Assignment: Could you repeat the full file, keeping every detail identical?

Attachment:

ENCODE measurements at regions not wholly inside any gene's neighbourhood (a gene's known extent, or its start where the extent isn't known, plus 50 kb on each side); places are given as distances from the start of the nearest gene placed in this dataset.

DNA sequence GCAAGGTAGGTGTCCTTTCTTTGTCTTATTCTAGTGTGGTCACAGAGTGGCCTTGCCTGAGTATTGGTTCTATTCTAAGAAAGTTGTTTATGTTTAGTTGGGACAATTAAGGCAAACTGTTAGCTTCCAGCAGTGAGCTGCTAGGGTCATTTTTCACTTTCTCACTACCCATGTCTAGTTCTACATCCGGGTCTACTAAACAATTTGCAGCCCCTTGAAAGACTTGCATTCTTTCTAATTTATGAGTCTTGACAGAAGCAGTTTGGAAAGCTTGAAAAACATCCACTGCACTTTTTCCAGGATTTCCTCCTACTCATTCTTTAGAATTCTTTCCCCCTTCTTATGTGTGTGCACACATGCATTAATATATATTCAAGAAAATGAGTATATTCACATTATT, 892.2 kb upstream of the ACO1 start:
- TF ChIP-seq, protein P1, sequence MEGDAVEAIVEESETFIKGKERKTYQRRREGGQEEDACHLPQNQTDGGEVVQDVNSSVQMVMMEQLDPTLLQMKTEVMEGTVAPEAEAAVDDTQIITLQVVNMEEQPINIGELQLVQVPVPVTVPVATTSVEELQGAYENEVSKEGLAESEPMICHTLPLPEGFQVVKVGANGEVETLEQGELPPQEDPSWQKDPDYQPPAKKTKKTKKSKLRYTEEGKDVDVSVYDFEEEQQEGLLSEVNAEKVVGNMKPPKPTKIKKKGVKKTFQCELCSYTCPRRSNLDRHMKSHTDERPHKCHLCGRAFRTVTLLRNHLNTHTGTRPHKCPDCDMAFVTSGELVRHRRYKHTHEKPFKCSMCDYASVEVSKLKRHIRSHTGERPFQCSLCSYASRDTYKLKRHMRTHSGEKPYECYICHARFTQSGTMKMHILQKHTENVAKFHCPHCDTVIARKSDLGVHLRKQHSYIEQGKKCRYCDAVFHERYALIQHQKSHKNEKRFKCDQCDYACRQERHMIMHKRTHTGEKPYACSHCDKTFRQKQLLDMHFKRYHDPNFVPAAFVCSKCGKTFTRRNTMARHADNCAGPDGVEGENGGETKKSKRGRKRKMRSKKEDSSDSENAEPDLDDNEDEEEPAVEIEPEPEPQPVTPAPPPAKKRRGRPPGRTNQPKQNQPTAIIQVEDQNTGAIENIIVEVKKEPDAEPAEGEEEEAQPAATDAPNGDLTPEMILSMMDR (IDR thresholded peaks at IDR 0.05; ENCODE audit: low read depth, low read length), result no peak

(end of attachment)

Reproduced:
ENCODE measurements at regions not wholly inside any gene's neighbourhood (a gene's known extent, or its start where the extent isn't known, plus 50 kb on each side); places are given as distances from the start of the nearest gene placed in this dataset.

DNA sequence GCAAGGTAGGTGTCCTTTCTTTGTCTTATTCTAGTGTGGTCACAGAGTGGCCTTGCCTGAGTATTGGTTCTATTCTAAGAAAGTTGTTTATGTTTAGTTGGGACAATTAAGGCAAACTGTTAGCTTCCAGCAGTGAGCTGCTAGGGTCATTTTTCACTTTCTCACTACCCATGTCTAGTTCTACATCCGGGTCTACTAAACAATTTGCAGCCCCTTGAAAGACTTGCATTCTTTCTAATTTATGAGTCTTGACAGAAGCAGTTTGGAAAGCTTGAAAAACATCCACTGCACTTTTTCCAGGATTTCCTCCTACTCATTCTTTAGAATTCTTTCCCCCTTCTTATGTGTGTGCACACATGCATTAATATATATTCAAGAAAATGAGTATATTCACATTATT, 892.2 kb upstream of the ACO1 start:
- TF ChIP-seq, protein P1, sequence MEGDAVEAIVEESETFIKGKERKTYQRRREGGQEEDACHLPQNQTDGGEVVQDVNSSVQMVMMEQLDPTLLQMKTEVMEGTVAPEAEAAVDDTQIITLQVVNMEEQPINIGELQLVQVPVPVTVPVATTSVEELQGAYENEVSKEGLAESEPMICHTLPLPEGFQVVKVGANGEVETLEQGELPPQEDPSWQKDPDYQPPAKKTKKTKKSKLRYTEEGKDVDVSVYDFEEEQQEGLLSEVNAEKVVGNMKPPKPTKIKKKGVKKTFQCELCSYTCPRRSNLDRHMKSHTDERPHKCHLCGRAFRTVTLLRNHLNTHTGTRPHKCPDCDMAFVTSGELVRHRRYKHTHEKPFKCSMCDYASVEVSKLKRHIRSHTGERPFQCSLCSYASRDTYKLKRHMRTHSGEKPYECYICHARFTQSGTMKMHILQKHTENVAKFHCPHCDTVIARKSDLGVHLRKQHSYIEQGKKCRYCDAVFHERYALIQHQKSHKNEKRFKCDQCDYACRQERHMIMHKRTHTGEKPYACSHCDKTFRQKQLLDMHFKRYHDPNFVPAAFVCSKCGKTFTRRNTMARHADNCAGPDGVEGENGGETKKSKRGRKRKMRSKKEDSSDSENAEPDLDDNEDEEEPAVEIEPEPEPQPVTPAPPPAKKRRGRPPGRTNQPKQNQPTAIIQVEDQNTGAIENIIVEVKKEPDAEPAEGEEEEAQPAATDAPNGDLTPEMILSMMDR (IDR thresholded peaks at IDR 0.05; ENCODE audit: low read depth, low read length), result no peak